Tuesday’s Gone: Lyrics, Life and Carrying On
When I was a kid, I scoffed at those who worried about the lyrics in songs. How rock was leading the poor children down the road to sin and deprivation. I mean, who could understand any of the lyrics in a rock song?
At some point in my life I started paying attention to lyrics. Song structure. Instrumentation. In other words, the stuff that Roots music is good at. (I think it was about the time that banging my head started giving me headaches.) I started paying attention to the message as well as the music.
Train roll on, on down the line,
Won’t you please take me far away?
Now I feel the wind blow outside my door,
Means I’m leaving my woman behind.
Tuesdays gone with the wind
Oh, my baby’s gone with the wind.
There are dangers to paying attention to lyrics. There are songs with lyrics that rival classic poetry, with meaning layered on structure layered on meaning. Then there are lyrics that exist only for the sake of not taxing the lead singer’s whiskey-soaked vocals. For many years I assumed that Lynyrd Skynyrd was simply sad about a day of the week.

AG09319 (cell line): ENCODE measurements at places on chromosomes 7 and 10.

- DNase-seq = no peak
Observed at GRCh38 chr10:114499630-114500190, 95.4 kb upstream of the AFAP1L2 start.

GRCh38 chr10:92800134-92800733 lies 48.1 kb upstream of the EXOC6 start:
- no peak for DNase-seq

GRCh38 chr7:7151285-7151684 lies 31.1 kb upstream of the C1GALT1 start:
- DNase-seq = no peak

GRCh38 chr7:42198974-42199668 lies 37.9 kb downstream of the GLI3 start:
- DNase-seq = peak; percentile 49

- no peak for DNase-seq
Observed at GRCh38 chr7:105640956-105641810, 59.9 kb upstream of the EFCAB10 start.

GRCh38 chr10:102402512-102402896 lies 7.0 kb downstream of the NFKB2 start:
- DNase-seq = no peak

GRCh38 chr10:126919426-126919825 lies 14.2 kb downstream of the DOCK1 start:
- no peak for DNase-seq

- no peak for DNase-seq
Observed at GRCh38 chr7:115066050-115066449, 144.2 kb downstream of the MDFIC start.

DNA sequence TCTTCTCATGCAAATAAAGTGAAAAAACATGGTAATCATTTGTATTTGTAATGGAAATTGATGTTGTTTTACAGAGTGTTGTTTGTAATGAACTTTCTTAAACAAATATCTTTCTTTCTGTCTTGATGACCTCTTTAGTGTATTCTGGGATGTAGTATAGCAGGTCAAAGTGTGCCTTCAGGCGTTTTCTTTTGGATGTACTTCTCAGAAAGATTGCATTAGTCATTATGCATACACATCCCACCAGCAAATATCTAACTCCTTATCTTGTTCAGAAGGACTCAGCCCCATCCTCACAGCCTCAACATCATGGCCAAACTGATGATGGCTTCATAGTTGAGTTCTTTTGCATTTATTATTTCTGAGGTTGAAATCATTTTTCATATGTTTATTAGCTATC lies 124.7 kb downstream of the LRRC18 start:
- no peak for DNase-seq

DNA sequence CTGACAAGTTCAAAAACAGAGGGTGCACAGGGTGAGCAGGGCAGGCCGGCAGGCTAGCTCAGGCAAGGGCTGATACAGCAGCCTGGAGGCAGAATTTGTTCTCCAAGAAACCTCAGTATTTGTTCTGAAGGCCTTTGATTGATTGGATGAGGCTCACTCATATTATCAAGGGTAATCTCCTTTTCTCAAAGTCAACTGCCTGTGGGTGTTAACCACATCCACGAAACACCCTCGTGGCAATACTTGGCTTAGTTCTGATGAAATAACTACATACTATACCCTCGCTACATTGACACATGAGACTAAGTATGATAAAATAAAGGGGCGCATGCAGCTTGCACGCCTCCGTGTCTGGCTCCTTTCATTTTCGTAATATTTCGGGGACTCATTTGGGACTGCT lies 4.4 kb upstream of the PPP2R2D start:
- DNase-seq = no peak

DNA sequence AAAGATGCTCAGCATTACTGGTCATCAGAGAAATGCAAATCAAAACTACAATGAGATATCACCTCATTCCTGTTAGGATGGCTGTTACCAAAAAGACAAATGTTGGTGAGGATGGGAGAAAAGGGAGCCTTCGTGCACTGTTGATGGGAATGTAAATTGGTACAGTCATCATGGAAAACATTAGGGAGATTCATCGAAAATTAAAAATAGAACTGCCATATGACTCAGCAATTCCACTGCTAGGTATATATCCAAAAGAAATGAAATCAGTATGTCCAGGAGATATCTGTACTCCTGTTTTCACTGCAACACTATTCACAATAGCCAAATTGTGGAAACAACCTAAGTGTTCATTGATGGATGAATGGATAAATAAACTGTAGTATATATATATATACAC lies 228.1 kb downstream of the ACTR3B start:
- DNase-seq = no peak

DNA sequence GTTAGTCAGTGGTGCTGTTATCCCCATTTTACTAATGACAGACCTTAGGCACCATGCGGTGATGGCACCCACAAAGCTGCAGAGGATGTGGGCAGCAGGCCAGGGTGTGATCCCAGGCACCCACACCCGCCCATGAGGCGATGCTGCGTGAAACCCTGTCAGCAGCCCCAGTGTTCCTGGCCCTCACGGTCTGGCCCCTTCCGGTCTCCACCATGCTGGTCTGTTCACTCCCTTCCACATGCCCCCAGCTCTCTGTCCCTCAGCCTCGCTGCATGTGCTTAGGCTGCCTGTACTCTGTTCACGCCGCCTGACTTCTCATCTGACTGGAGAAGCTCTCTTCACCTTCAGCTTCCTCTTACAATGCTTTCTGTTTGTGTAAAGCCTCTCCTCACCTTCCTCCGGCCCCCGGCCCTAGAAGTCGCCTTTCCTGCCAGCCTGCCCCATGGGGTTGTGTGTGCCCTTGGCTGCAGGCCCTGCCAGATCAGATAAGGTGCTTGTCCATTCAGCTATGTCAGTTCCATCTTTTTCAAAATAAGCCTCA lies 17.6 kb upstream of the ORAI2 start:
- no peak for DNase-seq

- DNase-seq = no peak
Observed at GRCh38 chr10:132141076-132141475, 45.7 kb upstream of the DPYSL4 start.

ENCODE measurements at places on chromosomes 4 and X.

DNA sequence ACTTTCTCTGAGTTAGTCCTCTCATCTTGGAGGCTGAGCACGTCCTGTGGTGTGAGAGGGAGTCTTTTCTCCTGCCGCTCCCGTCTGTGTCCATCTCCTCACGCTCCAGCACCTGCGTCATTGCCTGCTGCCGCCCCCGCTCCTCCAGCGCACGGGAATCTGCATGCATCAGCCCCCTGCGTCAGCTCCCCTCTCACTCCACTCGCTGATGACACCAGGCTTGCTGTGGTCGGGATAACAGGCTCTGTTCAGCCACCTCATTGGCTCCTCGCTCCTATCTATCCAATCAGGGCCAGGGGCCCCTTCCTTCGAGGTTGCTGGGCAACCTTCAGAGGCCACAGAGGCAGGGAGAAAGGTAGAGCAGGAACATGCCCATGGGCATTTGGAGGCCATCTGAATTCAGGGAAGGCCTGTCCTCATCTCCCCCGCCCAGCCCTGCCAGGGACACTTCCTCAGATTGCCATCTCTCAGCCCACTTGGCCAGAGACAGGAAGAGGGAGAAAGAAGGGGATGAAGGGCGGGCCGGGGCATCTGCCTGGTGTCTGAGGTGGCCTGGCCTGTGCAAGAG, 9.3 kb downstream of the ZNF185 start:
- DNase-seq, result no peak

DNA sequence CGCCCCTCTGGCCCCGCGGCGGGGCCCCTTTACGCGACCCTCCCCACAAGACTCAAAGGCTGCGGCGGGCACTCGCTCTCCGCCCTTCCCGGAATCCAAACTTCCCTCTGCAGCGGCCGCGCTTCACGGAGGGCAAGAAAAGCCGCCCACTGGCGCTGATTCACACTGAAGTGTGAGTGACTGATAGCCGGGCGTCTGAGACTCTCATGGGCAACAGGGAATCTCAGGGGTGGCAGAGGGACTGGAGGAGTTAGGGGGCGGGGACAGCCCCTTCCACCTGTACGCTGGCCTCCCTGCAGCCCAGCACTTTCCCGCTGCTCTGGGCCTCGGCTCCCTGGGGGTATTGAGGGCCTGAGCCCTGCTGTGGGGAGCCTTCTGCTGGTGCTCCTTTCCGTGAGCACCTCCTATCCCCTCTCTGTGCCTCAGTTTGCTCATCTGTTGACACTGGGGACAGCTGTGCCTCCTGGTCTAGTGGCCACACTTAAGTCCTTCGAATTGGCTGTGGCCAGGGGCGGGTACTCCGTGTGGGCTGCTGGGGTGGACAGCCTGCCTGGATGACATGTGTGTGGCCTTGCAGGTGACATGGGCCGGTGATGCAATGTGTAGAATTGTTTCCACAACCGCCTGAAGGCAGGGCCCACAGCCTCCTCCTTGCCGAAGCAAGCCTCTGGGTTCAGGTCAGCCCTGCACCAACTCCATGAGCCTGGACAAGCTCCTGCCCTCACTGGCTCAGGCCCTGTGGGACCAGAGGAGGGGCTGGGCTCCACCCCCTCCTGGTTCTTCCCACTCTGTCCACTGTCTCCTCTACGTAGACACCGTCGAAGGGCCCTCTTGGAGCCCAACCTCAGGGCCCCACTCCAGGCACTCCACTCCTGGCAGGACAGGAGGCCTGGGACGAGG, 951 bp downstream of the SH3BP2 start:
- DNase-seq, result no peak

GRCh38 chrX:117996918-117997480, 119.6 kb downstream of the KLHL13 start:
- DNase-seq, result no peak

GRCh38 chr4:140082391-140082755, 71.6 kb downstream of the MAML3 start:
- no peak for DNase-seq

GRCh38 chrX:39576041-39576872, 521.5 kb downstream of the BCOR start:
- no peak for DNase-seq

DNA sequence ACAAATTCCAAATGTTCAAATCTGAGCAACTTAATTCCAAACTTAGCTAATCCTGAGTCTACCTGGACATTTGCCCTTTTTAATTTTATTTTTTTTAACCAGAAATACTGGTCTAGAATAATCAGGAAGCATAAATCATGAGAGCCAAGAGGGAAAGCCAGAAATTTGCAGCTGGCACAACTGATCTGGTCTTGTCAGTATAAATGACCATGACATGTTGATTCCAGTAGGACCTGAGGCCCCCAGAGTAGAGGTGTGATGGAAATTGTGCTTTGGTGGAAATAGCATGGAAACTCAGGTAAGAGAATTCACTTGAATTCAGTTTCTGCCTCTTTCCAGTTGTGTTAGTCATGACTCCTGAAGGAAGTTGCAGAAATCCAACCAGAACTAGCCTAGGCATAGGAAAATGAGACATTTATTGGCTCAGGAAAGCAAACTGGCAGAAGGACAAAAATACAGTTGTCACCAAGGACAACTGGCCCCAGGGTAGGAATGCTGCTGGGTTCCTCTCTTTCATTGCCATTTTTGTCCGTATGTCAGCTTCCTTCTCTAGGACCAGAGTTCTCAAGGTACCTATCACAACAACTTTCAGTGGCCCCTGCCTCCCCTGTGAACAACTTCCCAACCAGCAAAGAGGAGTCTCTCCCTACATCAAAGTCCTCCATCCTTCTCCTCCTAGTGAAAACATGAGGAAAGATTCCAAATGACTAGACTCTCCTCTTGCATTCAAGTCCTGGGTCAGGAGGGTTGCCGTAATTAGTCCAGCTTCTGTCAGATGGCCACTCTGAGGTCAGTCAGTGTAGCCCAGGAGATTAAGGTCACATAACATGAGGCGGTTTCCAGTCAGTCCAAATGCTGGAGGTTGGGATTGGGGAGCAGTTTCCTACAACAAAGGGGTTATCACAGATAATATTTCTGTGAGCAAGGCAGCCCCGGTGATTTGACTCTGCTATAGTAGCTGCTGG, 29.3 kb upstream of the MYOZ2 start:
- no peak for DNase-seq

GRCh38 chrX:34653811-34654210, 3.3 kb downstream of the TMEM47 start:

And I don’t know where I’m going.
I just want to be left alone.
Well, when this train ends I’ll try again,
But I’m leaving my woman at home.
I recently took some of my old favorites back off the wall, when I played thru my entire CD library for the sake of last.fm. I played old Zeppelin. I played old ZZ Top. I played old Skynyrd. And I started replacing some old cassettes and started listening to those old friends again, too.
Train roll on many miles from my home,
See, I’m riding my blues away.
Tuesday, you see, she had to be free
But somehow I’ve got to carry on.
Got on Facebook last year. Found alot of old friends, or rather they found me. Some haven’t changed a bit since high school or college or whenever. Some should have. Most just carry on.
The lyrics to my life have changed a lot over the 2nd quarter of my life. Sometimes I listen and most times I just hum along. The train’s rolled on—like poor Tuesday we all have to be free, to listen to the lyrics or simply rock on.
Somehow we all got to carry on.
(Cross-posted on JCShepard.com).